Leibfried bumped into former teacher Karen Marklein, who taught third and fourth grade at the school for 15 years. “I picture you all the same age, you never have grown up,” Marklein quipped, who said she traveled back because of all those fond memories of the students at the school. “They were wonderful kids,” Marklein said, noting all of the Christmas concerts and other programs the children performed over the years. “When you see the video (shown as part of the celebration, showing pictures from the decades), you go ‘I remember that.'”

    Beth Flesch is one of the current crop of teachers at the school, having been at SS. Andrew-Thomas for 23 years. “It was my first teaching job, and I cannot imagine teaching anywhere else,” she said. “The people in this community, if you need anything, they support you 100 percent. Father is wonderful, Sister is wonderful, everyone was wonderful.”

    Flesh stated that a lot has changed during those first years, when the school had only a couple of computers. Now they have incorporated smart boards, but even with changes, there are still a lot of constants. “I love it here, otherwise I wouldn’t have been here this long.”

    Current student Brittany Horner thought it was cool to be at a school with 50 years of history on display, as pictures and newspaper clippings from over those five decades were on display at the school. As for how the school is now, “it’s hard and you learn a lot.”

    Horner’s mother, Amy Bailie, went to the school for two years, and Brittany’s aunt works at the school. Amy said she gave her children the choice of where they wanted to go, and Brittany chose to go to SS. Andrew-Thomas.

    During the formal program for the celebration, alum Tom Downs gave the keynote. A member of the class of 1966, Downs’ class was the first to attend one full year at the then-new school, and the experience profoundly changed his life, most notably that it was when he met his future wife, Jane Markus.

    “For me, from that time on my life got a little bit blurry,” Tom joked to the crowd.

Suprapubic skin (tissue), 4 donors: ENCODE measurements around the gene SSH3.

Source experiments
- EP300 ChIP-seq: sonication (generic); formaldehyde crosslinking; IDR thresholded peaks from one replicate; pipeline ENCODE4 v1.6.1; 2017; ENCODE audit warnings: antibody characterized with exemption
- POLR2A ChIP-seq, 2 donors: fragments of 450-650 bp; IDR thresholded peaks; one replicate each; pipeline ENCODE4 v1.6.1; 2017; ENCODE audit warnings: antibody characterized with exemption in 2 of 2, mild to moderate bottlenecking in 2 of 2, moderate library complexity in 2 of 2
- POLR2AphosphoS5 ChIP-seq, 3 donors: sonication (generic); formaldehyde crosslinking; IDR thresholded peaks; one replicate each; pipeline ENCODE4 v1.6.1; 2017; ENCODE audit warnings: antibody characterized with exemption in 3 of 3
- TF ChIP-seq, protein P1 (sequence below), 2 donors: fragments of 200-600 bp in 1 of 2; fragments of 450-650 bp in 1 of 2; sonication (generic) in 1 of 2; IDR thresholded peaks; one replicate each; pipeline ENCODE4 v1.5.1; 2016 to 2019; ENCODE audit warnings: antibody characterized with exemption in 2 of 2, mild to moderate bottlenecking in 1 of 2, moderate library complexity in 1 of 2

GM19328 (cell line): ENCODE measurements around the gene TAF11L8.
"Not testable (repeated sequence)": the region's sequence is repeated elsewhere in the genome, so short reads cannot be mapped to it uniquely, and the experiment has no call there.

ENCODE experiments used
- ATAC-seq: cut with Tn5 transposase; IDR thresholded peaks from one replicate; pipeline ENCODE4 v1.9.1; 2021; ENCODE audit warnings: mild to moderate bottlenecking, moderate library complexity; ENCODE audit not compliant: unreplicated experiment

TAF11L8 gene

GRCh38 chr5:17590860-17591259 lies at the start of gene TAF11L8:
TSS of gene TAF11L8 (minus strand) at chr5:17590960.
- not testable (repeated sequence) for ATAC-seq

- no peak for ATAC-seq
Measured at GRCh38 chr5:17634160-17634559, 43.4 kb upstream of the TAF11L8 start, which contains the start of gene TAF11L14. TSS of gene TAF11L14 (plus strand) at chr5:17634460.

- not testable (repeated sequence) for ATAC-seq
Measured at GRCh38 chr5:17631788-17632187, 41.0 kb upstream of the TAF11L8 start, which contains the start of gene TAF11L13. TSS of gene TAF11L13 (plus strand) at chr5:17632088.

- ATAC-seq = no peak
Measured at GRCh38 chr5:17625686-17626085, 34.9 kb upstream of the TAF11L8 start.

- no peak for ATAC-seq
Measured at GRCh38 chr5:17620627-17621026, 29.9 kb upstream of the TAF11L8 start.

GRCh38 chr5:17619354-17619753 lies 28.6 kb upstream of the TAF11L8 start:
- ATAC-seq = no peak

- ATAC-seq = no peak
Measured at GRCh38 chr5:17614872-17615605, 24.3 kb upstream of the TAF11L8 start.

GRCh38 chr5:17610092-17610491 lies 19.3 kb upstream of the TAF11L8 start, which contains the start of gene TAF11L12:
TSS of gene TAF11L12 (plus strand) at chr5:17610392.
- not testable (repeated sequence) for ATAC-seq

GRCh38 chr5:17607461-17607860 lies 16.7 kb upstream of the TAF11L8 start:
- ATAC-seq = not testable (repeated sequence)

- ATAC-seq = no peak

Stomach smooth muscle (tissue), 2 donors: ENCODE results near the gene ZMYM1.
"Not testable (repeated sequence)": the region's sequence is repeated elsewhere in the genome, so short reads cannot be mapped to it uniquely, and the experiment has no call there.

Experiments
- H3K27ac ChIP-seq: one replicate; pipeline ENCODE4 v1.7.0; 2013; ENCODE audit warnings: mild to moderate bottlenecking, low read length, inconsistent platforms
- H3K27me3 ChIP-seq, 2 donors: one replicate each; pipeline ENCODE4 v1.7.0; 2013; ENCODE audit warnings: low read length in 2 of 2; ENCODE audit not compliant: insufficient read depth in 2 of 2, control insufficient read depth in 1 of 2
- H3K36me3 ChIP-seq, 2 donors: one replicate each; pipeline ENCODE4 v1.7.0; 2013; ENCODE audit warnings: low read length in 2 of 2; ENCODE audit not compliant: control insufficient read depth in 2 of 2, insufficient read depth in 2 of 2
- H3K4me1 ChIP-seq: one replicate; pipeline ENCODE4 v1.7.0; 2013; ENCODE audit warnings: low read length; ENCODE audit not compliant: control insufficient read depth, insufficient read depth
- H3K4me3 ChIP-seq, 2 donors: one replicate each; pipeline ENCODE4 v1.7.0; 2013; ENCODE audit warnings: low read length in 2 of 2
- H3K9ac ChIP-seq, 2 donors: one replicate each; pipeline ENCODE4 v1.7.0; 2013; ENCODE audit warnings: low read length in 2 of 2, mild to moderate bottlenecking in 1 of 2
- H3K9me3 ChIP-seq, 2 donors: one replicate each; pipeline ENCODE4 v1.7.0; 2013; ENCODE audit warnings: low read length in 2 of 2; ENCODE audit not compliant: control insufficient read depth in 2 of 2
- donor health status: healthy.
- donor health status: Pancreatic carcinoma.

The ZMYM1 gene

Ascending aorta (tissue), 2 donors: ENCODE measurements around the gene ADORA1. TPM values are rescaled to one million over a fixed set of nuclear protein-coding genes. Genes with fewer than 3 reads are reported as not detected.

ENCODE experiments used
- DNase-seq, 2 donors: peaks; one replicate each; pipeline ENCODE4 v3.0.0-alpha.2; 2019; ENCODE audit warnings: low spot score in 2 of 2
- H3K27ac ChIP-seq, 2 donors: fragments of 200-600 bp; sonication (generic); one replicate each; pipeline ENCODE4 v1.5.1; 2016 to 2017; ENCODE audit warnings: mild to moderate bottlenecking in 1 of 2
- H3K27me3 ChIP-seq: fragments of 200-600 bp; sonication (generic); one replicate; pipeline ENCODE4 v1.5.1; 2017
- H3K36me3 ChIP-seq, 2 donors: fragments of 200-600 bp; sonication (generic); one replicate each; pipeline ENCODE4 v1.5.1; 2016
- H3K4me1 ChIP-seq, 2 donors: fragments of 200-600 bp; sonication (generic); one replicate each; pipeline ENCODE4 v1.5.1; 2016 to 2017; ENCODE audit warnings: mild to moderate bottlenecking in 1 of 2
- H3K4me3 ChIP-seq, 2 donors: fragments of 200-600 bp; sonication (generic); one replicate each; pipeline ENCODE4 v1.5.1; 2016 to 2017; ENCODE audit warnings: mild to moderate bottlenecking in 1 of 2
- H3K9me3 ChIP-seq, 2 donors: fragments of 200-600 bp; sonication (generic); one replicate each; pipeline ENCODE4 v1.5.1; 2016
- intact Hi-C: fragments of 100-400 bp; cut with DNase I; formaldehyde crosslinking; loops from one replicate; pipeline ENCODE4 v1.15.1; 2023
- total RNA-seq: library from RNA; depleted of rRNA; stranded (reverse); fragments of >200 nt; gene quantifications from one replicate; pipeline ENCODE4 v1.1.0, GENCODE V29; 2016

Jane had been attending Potosi Public School, but her father, Richard Markus, was on the original building and grounds committee that helped plan and build the school.

    “What kind of vision did the bishop have in the early 1960s when he thought about bringing these two parishes together?” Downs asked, noting the insight and determination it took to get the school built. “It was on behalf of our children that we accomplished this.”

    Admitting he was mischievous in his youth, Downs avoided telling stories that would have implicated his fellow classmates, “they asked, ‘are you going to tell this story?” Instead he focused on how the school influenced him, as he would be an educator for his career, core values instilled in him and the other students that came through the school.
    Elise Oyen, a fellow student in those early years, remembered one of those moments which involved Gary David, a shell, and a hole in the ceiling of their one-year old classroom.

    “It has been a wonderful place to work in, and the teachers have been outstanding,” noted current principal Sister Elizabeth Dunn, who is completing her fourth and final year at the school. She said she was not surprised by the large crowd that came back for the celebration. “People really valued the education they received here, and wanted to come back and celebrate it.”